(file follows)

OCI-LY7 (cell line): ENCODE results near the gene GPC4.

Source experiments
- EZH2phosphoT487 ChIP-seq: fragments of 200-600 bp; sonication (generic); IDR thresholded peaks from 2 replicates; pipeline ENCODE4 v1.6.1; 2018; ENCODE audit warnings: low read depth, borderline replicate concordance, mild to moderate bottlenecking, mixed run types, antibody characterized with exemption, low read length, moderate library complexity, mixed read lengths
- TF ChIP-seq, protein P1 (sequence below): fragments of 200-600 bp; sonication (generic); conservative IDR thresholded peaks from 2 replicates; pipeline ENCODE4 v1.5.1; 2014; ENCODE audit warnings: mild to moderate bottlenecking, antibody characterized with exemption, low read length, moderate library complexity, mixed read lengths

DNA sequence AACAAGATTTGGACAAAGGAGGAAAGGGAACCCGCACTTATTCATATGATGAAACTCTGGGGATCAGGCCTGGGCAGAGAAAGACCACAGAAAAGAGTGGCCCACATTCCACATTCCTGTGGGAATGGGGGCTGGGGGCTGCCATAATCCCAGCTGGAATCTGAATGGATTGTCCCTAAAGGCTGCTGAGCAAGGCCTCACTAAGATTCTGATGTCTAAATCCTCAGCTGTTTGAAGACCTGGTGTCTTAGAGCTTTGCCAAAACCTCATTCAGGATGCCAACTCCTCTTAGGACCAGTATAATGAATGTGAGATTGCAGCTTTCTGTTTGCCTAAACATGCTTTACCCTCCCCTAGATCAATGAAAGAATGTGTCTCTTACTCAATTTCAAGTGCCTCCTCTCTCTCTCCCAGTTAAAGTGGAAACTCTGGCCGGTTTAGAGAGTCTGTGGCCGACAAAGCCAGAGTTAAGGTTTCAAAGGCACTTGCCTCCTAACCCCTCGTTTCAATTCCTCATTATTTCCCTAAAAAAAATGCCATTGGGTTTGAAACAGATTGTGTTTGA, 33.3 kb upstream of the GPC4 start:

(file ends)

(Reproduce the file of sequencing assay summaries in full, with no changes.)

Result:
OCI-LY7 (cell line): ENCODE results near the gene GPC4.

Source experiments
- EZH2phosphoT487 ChIP-seq: fragments of 200-600 bp; sonication (generic); IDR thresholded peaks from 2 replicates; pipeline ENCODE4 v1.6.1; 2018; ENCODE audit warnings: low read depth, borderline replicate concordance, mild to moderate bottlenecking, mixed run types, antibody characterized with exemption, low read length, moderate library complexity, mixed read lengths
- TF ChIP-seq, protein P1 (sequence below): fragments of 200-600 bp; sonication (generic); conservative IDR thresholded peaks from 2 replicates; pipeline ENCODE4 v1.5.1; 2014; ENCODE audit warnings: mild to moderate bottlenecking, antibody characterized with exemption, low read length, moderate library complexity, mixed read lengths

DNA sequence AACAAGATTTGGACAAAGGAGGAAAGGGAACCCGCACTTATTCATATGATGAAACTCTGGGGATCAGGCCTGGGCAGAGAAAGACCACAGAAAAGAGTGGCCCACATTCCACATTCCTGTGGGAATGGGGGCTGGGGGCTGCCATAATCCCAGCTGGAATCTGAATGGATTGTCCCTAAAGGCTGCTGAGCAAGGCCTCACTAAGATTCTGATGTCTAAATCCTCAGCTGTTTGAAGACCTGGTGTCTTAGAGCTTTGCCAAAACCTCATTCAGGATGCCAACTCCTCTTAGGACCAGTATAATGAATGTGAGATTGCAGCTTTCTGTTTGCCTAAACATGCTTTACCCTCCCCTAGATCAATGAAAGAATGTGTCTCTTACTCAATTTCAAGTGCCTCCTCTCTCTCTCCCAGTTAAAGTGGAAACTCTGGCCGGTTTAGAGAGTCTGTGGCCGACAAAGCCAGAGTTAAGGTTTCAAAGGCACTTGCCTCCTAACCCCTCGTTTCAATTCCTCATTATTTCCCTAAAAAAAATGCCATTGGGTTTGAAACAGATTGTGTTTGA, 33.3 kb upstream of the GPC4 start: